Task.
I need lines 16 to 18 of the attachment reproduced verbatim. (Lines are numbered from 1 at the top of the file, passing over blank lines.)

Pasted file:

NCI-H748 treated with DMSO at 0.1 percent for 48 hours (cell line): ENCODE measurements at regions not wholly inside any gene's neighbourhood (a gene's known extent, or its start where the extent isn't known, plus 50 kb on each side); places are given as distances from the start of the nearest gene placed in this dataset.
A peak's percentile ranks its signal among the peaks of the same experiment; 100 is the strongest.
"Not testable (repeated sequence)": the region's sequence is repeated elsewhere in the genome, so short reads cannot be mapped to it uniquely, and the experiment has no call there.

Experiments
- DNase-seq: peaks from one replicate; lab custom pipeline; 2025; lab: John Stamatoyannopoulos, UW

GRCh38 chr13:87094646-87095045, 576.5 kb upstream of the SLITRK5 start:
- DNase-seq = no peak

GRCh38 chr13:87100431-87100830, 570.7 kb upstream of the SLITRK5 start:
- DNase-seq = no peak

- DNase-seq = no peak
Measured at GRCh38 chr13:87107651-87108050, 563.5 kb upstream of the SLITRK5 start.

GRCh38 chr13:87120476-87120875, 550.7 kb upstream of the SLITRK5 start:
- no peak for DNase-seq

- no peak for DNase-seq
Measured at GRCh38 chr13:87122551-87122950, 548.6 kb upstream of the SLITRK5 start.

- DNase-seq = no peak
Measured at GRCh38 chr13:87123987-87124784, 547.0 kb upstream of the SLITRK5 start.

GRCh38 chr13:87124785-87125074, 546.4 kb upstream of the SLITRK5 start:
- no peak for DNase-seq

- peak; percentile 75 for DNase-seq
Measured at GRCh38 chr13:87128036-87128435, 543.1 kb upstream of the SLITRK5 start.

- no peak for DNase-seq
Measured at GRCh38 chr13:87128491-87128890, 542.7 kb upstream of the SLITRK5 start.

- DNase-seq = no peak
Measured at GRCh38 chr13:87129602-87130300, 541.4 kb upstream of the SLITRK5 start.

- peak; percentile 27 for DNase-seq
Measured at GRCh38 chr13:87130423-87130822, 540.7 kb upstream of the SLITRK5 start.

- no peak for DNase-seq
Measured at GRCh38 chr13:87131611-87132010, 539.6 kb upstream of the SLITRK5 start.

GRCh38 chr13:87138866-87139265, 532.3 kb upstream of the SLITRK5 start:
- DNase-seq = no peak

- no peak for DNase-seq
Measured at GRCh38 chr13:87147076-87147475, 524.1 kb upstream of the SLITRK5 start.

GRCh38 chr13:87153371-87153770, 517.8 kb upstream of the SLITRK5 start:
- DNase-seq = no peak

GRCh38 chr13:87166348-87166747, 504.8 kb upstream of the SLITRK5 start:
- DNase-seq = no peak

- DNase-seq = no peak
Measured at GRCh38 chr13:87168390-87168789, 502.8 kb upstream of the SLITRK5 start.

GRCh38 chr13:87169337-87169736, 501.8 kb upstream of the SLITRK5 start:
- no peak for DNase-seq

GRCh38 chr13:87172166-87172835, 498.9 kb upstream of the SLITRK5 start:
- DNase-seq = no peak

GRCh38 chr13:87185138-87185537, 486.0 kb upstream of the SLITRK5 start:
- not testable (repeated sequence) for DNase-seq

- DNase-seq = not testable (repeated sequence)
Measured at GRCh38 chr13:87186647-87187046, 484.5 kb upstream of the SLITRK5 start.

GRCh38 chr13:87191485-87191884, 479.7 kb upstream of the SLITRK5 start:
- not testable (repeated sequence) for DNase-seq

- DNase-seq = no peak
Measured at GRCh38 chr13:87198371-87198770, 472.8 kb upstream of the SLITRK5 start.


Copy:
- DNase-seq = no peak
Measured at GRCh38 chr13:87123987-87124784, 547.0 kb upstream of the SLITRK5 start.

GRCh38 chr13:87124785-87125074, 546.4 kb upstream of the SLITRK5 start: